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One reason why you should invest in mutual funds than in stocks: Risk-adjusted Return
October 30, 2009

Risk should be rewarded with excess returns. This article explains how Sharpe ratio works and takes a closer look at the relative performance of stocks and mutual funds on a risk-adjusted basis.

Author : iFAST Research Team

Untitled Document
Chart 1
Chart 2: The Majority of Stocks Underperformed CNX 500 Index
Chart 3: Mutual Funds Have Delivered Better Risk-Adjusted Returns
Step 1: Use the fund selector function on our website to find Sharpe ratios
Step 2: Select the sector
Step 3: Information on Sharp Ratio can be found in the table.


  • Risk should be compensated with excess returns. Investors should not take too much risk for just a small increment of potential return.
  • Amongst the top 100 companies in CNX 500 Index as of 30 September 2009, none of them overperformed the CNX 500 Index during 2004 – 2009
  • Returns of mutual funds are higher than stocks on a risk-adjusted basis.

Some of you may think that investment is all about return. Return is the ultimate yardstick measuring the attractiveness of an investment. Let’s look at Table 1. Amongst the four investment products, which one would be the best pick? Apparently, the answer would be product B because it yields the highest return. But is our selection criteria simple as that?

Table 1 : Risk and Return Comparisons(Part I)
Investment Products Return (%) Volatility (%)
A 32.2 29.6
B 40.6 36.1
C 36.7 27.6
D 32.2 28.2
Source: iFAST Compilations

Don’t take too much risk for just a marginal increase in potential return!

In brief, risk-adjusted return is the amount of excess return you are compensated for each unit of risk you bear. Some of you may argue: why should we pay attention to the level of risks if the potential return of a stock is sufficiently high? The answer is that, a potential return is no more than a possibility which carries uncertainties. A higher uncertainty should be compensated with a higher potential return. In short, a higher risk goes with a higher potential return. Therefore, when evaluating investment products, one should expand their yardstick from one dimension (return) to two dimensions (return vs risk). Chart 1 illustrates a two-dimension matrix called Risk-Return Quadrant. A risk-averse investor should exhibit the following characteristics, 1. For two investments with the same risk level, investors would choose the one with the higher return over the lower one. 2. Similarly, for two investments with the same return, investors would choose the one with the lower risk (or volatility) over the higher one. That means investors would prefer Investment D to Investment A as shown in Table 1. Holding the above two characteristics constant, we can conclude that investors would favour investments lying in the top left corner of the quadrant (Chart 1).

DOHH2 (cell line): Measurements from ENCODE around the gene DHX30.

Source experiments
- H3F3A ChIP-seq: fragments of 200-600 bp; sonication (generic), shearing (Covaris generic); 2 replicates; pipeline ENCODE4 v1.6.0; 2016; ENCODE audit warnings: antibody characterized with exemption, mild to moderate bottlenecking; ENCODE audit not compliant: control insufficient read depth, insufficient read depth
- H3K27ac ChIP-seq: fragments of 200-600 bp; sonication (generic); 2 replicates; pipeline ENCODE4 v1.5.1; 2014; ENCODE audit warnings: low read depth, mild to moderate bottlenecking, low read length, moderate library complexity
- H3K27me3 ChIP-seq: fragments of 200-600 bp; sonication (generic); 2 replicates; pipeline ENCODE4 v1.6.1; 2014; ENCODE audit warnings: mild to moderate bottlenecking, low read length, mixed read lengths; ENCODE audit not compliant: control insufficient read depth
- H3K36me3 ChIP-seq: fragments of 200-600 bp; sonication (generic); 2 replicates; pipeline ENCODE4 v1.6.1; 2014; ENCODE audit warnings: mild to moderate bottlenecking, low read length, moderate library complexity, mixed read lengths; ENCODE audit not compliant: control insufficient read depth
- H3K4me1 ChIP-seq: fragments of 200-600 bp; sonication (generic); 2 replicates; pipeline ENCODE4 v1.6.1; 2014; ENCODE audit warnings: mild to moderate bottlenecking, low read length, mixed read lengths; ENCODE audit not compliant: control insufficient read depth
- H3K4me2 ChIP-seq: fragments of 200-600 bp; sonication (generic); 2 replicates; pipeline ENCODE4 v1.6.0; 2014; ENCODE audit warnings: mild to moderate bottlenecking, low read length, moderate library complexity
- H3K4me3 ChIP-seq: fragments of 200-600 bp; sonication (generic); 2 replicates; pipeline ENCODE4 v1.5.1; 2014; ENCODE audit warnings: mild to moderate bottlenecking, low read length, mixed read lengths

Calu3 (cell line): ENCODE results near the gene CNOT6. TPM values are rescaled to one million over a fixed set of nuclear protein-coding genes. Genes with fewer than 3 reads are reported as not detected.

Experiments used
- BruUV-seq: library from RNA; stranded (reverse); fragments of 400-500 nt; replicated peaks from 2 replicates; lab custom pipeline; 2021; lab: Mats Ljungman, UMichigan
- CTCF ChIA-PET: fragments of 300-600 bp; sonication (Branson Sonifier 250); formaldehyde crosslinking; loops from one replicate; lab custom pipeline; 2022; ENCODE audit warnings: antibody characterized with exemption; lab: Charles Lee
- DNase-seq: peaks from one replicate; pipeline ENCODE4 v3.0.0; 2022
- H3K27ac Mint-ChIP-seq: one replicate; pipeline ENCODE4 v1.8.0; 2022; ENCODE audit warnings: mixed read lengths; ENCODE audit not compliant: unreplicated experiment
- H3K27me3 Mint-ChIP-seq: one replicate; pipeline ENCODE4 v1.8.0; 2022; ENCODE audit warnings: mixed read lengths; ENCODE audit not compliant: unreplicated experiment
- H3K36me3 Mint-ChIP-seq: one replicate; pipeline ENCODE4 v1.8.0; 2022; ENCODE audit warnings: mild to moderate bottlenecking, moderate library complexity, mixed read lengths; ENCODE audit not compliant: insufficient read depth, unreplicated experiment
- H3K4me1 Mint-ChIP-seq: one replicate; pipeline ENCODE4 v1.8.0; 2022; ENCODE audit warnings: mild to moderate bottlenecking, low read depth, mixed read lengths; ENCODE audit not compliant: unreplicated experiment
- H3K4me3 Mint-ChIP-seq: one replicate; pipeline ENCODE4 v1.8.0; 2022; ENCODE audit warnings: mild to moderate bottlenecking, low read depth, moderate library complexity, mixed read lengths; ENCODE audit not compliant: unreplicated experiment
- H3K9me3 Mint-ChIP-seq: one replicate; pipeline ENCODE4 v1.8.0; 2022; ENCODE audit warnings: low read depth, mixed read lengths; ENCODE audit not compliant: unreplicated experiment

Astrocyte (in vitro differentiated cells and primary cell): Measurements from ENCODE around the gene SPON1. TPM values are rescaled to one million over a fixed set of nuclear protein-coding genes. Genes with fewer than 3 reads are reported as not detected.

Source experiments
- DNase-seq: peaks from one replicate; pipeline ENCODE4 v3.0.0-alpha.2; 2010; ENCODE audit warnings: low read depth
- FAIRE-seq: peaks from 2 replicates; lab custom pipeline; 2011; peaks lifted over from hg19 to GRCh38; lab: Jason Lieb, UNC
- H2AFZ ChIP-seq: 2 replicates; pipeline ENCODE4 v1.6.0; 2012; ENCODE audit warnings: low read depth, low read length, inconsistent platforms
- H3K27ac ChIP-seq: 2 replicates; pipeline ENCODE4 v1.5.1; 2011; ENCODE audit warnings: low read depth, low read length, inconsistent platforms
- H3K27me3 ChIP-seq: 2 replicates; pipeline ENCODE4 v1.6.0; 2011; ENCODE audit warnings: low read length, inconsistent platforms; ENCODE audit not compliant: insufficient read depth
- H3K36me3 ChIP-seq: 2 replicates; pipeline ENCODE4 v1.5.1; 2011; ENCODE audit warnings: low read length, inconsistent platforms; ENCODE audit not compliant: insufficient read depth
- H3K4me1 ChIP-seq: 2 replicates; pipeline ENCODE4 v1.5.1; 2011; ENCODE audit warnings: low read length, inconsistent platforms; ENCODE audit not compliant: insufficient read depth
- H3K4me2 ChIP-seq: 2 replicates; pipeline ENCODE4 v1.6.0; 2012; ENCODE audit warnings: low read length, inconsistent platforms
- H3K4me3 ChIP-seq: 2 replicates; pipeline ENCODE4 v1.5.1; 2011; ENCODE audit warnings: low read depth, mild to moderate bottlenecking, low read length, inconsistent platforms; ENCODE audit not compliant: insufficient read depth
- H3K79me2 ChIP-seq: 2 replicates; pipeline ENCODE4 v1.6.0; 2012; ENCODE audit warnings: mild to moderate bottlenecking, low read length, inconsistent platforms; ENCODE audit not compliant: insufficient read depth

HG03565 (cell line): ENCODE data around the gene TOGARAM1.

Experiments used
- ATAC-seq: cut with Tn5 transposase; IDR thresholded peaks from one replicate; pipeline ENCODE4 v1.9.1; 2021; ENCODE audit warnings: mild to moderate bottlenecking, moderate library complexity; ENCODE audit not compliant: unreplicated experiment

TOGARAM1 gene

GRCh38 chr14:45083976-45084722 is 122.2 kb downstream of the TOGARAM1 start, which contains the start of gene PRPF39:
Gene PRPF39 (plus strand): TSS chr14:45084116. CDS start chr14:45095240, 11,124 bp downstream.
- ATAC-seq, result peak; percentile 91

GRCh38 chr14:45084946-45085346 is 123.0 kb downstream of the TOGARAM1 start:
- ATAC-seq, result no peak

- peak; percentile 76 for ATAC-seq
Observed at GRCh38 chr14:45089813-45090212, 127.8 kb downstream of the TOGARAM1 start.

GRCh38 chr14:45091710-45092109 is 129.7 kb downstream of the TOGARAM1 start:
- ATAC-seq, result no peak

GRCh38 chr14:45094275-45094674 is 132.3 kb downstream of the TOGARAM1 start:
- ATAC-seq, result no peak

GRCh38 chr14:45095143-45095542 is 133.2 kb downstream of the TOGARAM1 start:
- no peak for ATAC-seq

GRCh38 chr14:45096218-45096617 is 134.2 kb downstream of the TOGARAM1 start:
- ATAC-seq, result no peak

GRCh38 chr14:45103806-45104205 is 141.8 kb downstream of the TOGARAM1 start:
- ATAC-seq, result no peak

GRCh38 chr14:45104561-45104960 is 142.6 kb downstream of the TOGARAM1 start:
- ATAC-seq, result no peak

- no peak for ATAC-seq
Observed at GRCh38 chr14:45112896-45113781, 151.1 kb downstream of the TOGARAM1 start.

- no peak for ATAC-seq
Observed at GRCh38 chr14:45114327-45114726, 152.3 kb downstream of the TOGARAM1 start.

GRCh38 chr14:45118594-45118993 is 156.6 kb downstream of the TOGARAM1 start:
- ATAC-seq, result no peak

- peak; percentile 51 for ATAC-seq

Will each unit of risk taken be rewarded sufficiently with potential return?

To illustrate the concept of risk-adjusted return, let’s use shopping as an example. Take the potential return of an investment as the quality of the goods you purchase, and the risk as the price you pay for the goods. As a bargain hunter, you want to buy a product with the lowest price. There is a wide variety of products of different prices and quality, displaying on the shelf. You therefore would evaluate whether the price you pay is reasonably rewarded. Similarly, when comparing different investments, you wish to know which one offers you the best risk-reward ratio and Sharpe ratio is the right tool for you. This risk-adjusted return is calculated as: Sharpe Ratio = (Average Annualised Return – Risk-free Rate) / (Average Annualised Standard Deviation) The essence of Sharpe ratio is that it helps you evaluate the return of your investment for every unit of risk you bear. The higher the Sharpe ratio, the more you are rewarded for each unit of risk taken and thus the more attractive is the investment. The four mutual funds in Table 2 are identical to those depicted in Table 1. Here we evaluate each of their attractiveness using Sharpe ratio, assuming the risk-free rate is 3%. Clearly, Investment C becomes the best pick.

Table 2 : Risk and Return Comparisions(Part II)
Investment Products Return (%) Volatility(%) Sharpe Ratio (The higher the better)